Like drum 'n' bass, ambient is a genre which relies on making a little go a very long way; the resultant glut of weedy minimalist pastiches barely bears a cursory listen for the most part, but this collaboration between Harold Budd and Hector Zazou demonstrates better than any recent offering how the spaces between the sounds can be made pregnant with possibility. On "Pandas in Tandem", the ghost of Erik Satie treads lightly over a shuffle breakbeat; the result is fragile and crystalline, as tentatively pristine as snowflakes. Elsewhere, heavy rhythmic breathing carries "Around the Corner from Everywhere"; slivers of what sounds like hammered dulcimer undulate through "Johnny Cake", and clarinets collude conspiratorially on "As Fast as I Could Look Away She was Still There".
Harold Budd's discs tend to end up in the new age section of the record store, because his music is generally pleasant, quiet, and soothing. But where most new age composers go for the obvious (and sometimes saccharine) melody, Budd veers off into ambiguity; he also lacks the mystical bent that often goes along with the new age style. Instead, his compositional voice is more like that of a detached observer – one who creates beauty without getting too involved with it. By the Dawn's Early Light finds Budd writing for various combinations of viola, guitar, harp, and keyboards. All of the music is lovely, but not all of the compositions sound complete. In several cases, they sound like raw ideas rushed into the studio before their time. Guitarist Bill Nelson provides much of the interest throughout the album, and the sighing, slithery viola of Mabel Wong lends an occasional turn-of-the-century salon feel to the proceedings. The only really embarrassing moments occur when Budd – whose voice sounds like an unfortunate cross between Garrison Keillor and Kermit the Frog – reads his own poetry. Skip those tracks and you'll be fine.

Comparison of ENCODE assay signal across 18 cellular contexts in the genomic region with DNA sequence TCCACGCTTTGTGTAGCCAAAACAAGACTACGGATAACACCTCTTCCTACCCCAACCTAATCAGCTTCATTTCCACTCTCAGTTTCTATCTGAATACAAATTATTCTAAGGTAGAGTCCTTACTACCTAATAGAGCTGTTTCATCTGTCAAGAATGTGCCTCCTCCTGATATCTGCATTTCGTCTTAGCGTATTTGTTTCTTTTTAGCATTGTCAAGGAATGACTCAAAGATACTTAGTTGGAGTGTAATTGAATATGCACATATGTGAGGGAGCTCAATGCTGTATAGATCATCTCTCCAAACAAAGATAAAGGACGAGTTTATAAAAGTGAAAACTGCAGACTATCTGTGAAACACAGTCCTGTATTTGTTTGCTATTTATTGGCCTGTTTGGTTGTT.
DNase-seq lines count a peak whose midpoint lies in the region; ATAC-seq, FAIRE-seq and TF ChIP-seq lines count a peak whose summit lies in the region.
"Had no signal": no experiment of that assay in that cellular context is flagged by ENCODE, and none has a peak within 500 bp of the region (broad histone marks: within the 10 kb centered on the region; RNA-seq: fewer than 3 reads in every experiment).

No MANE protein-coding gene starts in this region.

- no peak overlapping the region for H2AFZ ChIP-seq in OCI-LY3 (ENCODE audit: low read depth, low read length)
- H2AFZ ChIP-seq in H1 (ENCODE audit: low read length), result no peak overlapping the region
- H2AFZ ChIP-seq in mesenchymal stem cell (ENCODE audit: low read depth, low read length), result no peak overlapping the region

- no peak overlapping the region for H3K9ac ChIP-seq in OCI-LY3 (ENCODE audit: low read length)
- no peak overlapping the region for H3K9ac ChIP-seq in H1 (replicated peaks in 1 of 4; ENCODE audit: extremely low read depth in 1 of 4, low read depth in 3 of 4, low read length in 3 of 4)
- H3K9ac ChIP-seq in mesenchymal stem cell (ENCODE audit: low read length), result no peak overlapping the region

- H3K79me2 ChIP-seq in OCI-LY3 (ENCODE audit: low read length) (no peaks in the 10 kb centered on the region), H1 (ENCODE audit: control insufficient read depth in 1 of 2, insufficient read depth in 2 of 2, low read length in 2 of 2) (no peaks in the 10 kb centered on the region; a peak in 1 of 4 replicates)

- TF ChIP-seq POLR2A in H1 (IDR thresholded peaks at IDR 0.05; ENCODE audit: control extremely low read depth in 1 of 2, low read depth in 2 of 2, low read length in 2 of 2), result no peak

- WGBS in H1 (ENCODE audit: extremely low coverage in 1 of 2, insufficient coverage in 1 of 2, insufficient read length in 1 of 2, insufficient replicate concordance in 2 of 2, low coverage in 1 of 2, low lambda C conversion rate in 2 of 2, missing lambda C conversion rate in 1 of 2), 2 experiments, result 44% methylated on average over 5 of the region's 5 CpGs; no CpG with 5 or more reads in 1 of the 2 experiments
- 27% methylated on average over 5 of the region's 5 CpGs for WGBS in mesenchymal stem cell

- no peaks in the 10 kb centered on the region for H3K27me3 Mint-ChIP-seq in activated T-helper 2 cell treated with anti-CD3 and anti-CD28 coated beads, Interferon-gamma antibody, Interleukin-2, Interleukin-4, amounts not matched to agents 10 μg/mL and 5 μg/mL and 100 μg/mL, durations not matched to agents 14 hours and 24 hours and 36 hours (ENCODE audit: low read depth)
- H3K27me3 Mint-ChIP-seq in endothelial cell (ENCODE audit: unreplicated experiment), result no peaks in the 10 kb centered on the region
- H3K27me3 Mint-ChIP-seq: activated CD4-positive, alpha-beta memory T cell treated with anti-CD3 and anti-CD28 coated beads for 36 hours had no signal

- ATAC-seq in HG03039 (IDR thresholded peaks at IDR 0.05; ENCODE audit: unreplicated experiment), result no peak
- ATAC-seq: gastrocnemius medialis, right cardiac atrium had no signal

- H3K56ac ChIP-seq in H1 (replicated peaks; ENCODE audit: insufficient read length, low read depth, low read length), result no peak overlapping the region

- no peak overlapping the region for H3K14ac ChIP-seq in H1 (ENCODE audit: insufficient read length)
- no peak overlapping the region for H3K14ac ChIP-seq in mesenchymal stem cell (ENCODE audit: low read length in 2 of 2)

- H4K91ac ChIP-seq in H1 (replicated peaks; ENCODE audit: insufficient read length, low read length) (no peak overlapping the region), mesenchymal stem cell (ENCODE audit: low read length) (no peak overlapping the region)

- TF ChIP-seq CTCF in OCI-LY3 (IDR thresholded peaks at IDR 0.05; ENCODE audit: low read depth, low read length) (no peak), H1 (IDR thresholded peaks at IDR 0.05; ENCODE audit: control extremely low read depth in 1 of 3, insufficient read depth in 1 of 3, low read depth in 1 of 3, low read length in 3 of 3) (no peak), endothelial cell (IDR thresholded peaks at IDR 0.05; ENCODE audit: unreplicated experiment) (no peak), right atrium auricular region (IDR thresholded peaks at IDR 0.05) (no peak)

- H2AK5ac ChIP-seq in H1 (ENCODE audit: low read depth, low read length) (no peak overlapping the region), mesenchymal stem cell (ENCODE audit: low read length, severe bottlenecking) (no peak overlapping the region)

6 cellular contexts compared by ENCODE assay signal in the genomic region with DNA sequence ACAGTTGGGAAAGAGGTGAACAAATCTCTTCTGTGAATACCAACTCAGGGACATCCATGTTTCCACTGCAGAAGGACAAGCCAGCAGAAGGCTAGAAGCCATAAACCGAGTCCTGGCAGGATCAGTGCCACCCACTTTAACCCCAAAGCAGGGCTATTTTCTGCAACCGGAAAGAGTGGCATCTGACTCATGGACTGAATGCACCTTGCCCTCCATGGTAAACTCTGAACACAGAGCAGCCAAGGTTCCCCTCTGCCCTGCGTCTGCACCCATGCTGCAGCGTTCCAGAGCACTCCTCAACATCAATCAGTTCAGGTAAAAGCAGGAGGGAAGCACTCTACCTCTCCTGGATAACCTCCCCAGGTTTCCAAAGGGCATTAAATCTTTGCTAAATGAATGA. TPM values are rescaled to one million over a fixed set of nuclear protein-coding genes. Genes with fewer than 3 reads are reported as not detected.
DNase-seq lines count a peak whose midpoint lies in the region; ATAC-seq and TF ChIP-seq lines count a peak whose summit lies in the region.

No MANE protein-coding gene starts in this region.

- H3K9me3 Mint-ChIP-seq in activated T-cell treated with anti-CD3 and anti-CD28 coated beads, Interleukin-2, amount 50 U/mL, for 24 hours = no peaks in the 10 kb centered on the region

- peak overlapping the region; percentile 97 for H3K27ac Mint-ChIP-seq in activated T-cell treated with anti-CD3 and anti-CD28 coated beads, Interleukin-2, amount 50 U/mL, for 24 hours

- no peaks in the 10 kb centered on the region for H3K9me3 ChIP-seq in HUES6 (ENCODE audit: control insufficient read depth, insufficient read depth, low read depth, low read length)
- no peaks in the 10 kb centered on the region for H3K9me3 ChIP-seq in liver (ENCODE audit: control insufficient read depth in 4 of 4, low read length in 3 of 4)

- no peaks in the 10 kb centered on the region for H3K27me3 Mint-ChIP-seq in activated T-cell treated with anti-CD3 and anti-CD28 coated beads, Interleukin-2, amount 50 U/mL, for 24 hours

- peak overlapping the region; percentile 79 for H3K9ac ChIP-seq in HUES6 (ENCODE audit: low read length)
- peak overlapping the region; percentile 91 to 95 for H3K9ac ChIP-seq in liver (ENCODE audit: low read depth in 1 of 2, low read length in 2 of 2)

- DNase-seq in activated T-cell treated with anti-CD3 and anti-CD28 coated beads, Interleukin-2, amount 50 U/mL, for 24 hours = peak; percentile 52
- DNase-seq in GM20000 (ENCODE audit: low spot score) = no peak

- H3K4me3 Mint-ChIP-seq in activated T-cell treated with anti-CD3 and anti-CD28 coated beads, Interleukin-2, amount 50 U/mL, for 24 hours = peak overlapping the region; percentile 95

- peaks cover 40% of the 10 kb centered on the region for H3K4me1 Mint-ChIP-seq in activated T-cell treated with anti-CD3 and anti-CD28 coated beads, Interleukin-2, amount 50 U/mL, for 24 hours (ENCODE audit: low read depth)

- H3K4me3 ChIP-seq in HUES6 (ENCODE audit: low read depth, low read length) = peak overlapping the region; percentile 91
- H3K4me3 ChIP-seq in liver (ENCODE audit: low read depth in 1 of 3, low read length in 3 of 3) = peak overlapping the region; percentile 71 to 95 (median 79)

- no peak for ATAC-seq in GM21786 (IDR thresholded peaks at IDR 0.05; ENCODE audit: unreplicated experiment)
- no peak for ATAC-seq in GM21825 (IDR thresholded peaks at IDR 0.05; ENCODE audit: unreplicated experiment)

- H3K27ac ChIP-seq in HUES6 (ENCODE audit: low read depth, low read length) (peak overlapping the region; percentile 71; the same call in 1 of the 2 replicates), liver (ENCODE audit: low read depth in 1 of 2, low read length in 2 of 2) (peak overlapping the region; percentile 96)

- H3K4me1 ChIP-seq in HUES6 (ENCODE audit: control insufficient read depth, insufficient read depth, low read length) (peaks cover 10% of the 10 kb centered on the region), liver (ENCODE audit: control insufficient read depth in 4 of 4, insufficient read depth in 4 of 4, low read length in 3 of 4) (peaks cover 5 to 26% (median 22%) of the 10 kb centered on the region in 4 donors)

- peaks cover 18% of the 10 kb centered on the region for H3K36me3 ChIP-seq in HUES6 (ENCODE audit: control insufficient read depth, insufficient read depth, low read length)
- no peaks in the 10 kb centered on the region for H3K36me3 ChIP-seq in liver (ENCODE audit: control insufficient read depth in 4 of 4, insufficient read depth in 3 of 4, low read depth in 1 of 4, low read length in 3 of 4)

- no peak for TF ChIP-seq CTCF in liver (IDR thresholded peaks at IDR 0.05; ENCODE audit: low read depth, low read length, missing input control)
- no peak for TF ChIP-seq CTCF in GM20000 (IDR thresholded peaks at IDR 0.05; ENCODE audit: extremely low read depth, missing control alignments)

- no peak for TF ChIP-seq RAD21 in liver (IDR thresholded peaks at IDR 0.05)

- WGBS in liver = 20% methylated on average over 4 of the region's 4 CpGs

The phrase 'Lovely Thunder' suggests a beautiful sound with an undertone of menace. One need go no farther than "Gypsy Violin," the last song and centerpiece of the album Lovely Thunder, to hear how Harold Budd takes the phrase and forges a musical equivalent. Underneath the plaintive melody of the synthesized violin and an occasional foghorn-reminiscent bass note lies a bed of synth chords that are present throughout, sometimes adding notes, sometimes dropping them, sometimes moving a chord up or down a key and into dissonance with the rest. The overall result is an undulating base that never quite lets the listener settle onto firm ground, giving the song a distinct edge. Drones do figure prominently as a musical base for many of the album's other songs, yet the music is generally more akin to the reverberated keyboard treatments Budd utilized to stunning effect on his two collaborations with Brian Eno. Those looking to explore beyond The Plateux of Mirror and The Pearl would do well to give this album a listen, as they will most likely be both challenged and satisfied.